So how is this rejuvenation to be achieved? According to Chittister, Lent is “our salvation from the depths of nothingness. It is our guide to the more of life.” The ascetic discipline it proffers is to “concentrate the soul, viselike, on the center of life rather than on its peripherals.” It is “the gift of self-conquest.” It seems that Lenten self-denial is about replacing the triviality in our lives with purpose, filling our inner emptiness with a new fullness, and substituting freedom in place of our slavery and addiction to various sins.

Lent’s renunciation, then, requires courage from us in order that it may work its magic. Courage, to acknowledge that life is too short and too fragile to be wasted the way I’ve been wasting it (hence the mortality-reminder on Ash Wednesday). Courage, to admit that too much of what I fill my life with is just a papering over of my inner emptiness, of a heart forgetful of grace, of calling, of missional purpose. Courage, to admit that I still need salvation from my home-made crutches and addictions and mis-placed priorities.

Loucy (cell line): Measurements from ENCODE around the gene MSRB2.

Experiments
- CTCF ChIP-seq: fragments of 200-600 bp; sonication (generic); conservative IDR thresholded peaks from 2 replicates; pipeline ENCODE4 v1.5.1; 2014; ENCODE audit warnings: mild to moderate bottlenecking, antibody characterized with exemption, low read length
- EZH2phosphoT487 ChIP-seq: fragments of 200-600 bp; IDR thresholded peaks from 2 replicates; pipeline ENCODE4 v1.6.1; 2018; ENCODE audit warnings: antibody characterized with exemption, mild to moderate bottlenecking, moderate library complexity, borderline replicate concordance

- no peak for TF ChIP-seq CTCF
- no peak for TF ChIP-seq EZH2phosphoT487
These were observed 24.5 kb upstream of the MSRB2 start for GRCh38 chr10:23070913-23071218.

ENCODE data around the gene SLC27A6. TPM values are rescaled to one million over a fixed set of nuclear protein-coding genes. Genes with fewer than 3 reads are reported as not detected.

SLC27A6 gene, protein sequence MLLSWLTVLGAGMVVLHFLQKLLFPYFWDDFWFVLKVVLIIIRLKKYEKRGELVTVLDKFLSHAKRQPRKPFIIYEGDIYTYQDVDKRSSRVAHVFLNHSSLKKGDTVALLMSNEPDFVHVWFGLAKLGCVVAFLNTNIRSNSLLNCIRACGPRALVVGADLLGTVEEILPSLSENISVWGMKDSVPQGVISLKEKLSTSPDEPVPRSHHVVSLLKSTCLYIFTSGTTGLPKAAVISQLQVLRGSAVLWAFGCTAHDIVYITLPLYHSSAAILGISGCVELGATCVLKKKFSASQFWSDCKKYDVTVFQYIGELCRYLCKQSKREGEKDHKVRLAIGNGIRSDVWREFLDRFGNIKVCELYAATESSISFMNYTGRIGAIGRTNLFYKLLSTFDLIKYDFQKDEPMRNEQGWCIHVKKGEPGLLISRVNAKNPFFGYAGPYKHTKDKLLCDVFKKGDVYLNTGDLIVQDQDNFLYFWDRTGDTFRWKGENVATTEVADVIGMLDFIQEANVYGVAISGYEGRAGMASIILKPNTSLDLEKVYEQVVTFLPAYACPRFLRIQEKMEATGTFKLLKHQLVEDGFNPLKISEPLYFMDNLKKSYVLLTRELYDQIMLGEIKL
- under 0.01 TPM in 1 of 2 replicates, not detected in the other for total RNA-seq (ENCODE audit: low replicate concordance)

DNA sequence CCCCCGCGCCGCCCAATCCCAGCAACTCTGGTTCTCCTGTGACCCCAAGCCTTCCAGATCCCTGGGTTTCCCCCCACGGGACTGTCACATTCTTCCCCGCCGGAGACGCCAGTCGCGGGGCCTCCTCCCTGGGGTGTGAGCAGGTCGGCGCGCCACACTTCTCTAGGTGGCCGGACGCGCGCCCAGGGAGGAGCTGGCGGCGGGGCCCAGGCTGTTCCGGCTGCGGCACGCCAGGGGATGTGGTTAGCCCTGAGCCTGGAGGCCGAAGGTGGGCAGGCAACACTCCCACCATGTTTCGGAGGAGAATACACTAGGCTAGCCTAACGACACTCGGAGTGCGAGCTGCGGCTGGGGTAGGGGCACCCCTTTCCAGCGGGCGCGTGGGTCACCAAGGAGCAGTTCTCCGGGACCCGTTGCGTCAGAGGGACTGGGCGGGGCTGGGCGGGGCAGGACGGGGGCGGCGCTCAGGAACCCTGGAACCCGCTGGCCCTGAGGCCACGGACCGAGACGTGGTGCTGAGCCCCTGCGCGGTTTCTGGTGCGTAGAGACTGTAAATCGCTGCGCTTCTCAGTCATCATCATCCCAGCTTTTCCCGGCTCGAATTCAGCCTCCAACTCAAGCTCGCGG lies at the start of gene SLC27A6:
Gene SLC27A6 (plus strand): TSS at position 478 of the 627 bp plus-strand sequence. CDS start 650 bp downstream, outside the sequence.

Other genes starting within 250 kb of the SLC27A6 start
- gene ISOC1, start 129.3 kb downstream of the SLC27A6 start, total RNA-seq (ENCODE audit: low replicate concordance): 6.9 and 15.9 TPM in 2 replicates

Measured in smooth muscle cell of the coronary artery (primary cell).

In return, the very practice of renunciation instils us with many gifts. In it we find faith, the daring to believe anew that I need less than I think of creation’s good things, because I am in fact the Creator’s friend. And hope, hope that by God’s mighty immanent grace, today can still be that better day, the day of Kingdom Come – and so I need not pin my hopes for ‘a better life’ on the next indulgence, the next vacation, the next tv programme or bit of human recognition. Asceticism, in short, is a form of training, training to say ‘no’ to my small-god-self, to depose myself in order to make way for others, for Another. It frees me from my tiny wisdom, my limited will. It frees my gifts to benefit more than just me. It frees and clears my consciousness for the very ‘contemplation’ that Ordinary Time calls me to (see chapter 15).

In Lent, it seems, it turns out that the true children (the hopeful, the liberated) are those who have ‘grown up’ via renunciation. How true does this picture of Lent ring for you? What practices have helped you ‘grow up’ in these ways in Lent seasons past? What kind of helps have enabled you to persist in the face of much temptation?